Above is a datagraphic from the issue showing how the ACA affected insurance coverage.

Out-of-pocket limits aren’t silver bullets

Part of the reason why medical debt is so high is because many Americans don’t have enough savings to pay their deductibles and other out-of-pocket costs, according to a second KFF analysis.

Driving the news: Health insurance plans’ out-of-pocket limits prevent enrollees from paying limitless sums of money for medical care. But that doesn’t mean they protect people from having to pay several thousands of dollars — which not everyone has lying around.

  • Deductibles alone, which people must pay before coverage for most services kicks in, are frequently thousands of dollars and can exceed the amount of liquid assets a household has.

By the numbers: Over 40% of multi-person households can’t cover a mid-range employer family plan deductible of $4,000, and 61% don’t have enough to cover a high-range deductible.

  • The ability to pay out-of-pocket costs varies significantly by income.

America’s giant medical debt

Americans owe at least $195 billion of medical debt, despite 90% of the population having some kind of health coverage, according to new research from the Peterson Center on Healthcare and the Kaiser Family Foundation.

Why it matters: People are spending down their savings and skimping on food, clothing and household items to pay their medical bills, Adriel writes.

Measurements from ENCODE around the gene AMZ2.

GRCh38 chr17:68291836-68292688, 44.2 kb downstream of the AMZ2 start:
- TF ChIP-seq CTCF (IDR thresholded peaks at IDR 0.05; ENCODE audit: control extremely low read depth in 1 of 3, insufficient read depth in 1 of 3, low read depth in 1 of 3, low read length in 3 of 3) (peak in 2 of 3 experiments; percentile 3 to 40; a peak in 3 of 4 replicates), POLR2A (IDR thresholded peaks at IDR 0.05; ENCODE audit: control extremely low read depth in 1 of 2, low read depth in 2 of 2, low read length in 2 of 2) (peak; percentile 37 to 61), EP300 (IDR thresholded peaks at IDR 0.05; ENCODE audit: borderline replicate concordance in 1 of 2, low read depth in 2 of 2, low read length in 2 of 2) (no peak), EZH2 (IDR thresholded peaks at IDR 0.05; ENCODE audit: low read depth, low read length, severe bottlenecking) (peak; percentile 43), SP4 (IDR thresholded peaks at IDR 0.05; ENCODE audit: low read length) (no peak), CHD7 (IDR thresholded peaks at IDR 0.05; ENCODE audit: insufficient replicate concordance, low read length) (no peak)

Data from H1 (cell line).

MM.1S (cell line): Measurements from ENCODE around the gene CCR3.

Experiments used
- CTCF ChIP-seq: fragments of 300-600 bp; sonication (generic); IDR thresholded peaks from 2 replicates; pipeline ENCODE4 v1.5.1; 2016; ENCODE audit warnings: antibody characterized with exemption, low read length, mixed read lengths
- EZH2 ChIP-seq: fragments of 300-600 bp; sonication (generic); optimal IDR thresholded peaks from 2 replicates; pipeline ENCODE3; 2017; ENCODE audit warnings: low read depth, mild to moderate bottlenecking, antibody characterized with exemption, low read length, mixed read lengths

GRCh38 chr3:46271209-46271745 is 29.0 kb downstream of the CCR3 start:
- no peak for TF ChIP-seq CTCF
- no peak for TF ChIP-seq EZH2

About 16 million people, or 6% of U.S. adults, owe more than $1,000 in medical bills, and 3 million people owe more than $10,000.

  • The financial burden falls disproportionately on people with disabilities, those in generally poor health, Black Americans and people living in the South or in non-Medicaid expansion states, per the research.

Go deeper: 16% of privately-insured adults say they would need to take on credit card debt to meet an unexpected $400 medical expense, while 7% would borrow money from friends or family, per the research, which focused on adults who reported having more than $250 in unpaid bills as of December 2019. 

It’s not yet clear how much the pandemic and the recession factor into the picture, in part because many people delayed or went without care. There also was a small shift from employer-based coverage to Medicaid, which has little or no cost-sharing.

  • While the new federal ban on surprise billing limits exposure to some unexpected expenses, it only covers a fraction of the large medical bills many Americans face, the researchers say.

Americans’ medical debt tops $140B, study finds

What Are The Best Ways to Clear Medical Debt?

Collection agencies held $140 billion in unpaid medical debt in 2020, according to a study published July 20 in JAMA.

Researchers examined a nationally representative panel of consumer credit reports between January 2009 and June 2020. Below are four other notable findings from their report.

  1. An estimated 17.8 percent of Americans owed medical debt in June 2020. The average amount owed was $429.
  2. Over the time period studied, the amount of medical debt became progressively more concentrated in states that don’t participate in the Affordable Care Act’s Medicaid expansion program.